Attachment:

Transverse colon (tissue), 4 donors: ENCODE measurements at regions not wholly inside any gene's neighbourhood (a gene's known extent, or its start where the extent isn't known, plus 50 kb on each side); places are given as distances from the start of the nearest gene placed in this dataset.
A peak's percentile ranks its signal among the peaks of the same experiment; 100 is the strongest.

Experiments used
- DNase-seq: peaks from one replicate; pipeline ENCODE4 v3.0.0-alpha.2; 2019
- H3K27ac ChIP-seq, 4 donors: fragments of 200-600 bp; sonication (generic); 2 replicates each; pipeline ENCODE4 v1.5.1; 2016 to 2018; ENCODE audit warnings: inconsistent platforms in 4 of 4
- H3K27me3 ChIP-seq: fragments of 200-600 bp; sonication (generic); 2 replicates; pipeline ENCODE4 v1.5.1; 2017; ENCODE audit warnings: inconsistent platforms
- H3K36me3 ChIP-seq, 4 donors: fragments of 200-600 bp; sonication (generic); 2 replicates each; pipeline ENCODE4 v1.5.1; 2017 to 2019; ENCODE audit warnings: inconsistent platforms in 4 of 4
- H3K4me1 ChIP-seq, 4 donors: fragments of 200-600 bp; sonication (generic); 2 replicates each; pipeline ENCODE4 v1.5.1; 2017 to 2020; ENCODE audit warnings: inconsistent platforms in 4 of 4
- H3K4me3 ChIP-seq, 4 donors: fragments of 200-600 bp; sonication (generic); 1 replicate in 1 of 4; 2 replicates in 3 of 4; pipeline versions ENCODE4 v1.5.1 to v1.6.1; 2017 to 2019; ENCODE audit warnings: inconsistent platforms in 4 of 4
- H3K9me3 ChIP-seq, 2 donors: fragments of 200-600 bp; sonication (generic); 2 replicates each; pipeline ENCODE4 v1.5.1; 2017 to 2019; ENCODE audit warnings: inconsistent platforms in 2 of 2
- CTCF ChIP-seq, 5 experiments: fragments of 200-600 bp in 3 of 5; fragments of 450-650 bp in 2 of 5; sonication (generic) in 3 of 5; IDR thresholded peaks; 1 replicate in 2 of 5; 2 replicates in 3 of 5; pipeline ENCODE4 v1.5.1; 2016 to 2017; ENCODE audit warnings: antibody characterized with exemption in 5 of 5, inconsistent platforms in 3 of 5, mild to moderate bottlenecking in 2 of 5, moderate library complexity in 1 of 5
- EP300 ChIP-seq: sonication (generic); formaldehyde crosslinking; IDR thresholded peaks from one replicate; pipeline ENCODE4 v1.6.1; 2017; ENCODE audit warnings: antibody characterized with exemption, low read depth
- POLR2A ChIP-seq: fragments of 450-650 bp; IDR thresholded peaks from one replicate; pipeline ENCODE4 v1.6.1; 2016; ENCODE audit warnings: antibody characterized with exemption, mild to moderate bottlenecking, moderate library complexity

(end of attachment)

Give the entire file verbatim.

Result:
Transverse colon (tissue), 4 donors: ENCODE measurements at regions not wholly inside any gene's neighbourhood (a gene's known extent, or its start where the extent isn't known, plus 50 kb on each side); places are given as distances from the start of the nearest gene placed in this dataset.
A peak's percentile ranks its signal among the peaks of the same experiment; 100 is the strongest.

Experiments used
- DNase-seq: peaks from one replicate; pipeline ENCODE4 v3.0.0-alpha.2; 2019
- H3K27ac ChIP-seq, 4 donors: fragments of 200-600 bp; sonication (generic); 2 replicates each; pipeline ENCODE4 v1.5.1; 2016 to 2018; ENCODE audit warnings: inconsistent platforms in 4 of 4
- H3K27me3 ChIP-seq: fragments of 200-600 bp; sonication (generic); 2 replicates; pipeline ENCODE4 v1.5.1; 2017; ENCODE audit warnings: inconsistent platforms
- H3K36me3 ChIP-seq, 4 donors: fragments of 200-600 bp; sonication (generic); 2 replicates each; pipeline ENCODE4 v1.5.1; 2017 to 2019; ENCODE audit warnings: inconsistent platforms in 4 of 4
- H3K4me1 ChIP-seq, 4 donors: fragments of 200-600 bp; sonication (generic); 2 replicates each; pipeline ENCODE4 v1.5.1; 2017 to 2020; ENCODE audit warnings: inconsistent platforms in 4 of 4
- H3K4me3 ChIP-seq, 4 donors: fragments of 200-600 bp; sonication (generic); 1 replicate in 1 of 4; 2 replicates in 3 of 4; pipeline versions ENCODE4 v1.5.1 to v1.6.1; 2017 to 2019; ENCODE audit warnings: inconsistent platforms in 4 of 4
- H3K9me3 ChIP-seq, 2 donors: fragments of 200-600 bp; sonication (generic); 2 replicates each; pipeline ENCODE4 v1.5.1; 2017 to 2019; ENCODE audit warnings: inconsistent platforms in 2 of 2
- CTCF ChIP-seq, 5 experiments: fragments of 200-600 bp in 3 of 5; fragments of 450-650 bp in 2 of 5; sonication (generic) in 3 of 5; IDR thresholded peaks; 1 replicate in 2 of 5; 2 replicates in 3 of 5; pipeline ENCODE4 v1.5.1; 2016 to 2017; ENCODE audit warnings: antibody characterized with exemption in 5 of 5, inconsistent platforms in 3 of 5, mild to moderate bottlenecking in 2 of 5, moderate library complexity in 1 of 5
- EP300 ChIP-seq: sonication (generic); formaldehyde crosslinking; IDR thresholded peaks from one replicate; pipeline ENCODE4 v1.6.1; 2017; ENCODE audit warnings: antibody characterized with exemption, low read depth
- POLR2A ChIP-seq: fragments of 450-650 bp; IDR thresholded peaks from one replicate; pipeline ENCODE4 v1.6.1; 2016; ENCODE audit warnings: antibody characterized with exemption, mild to moderate bottlenecking, moderate library complexity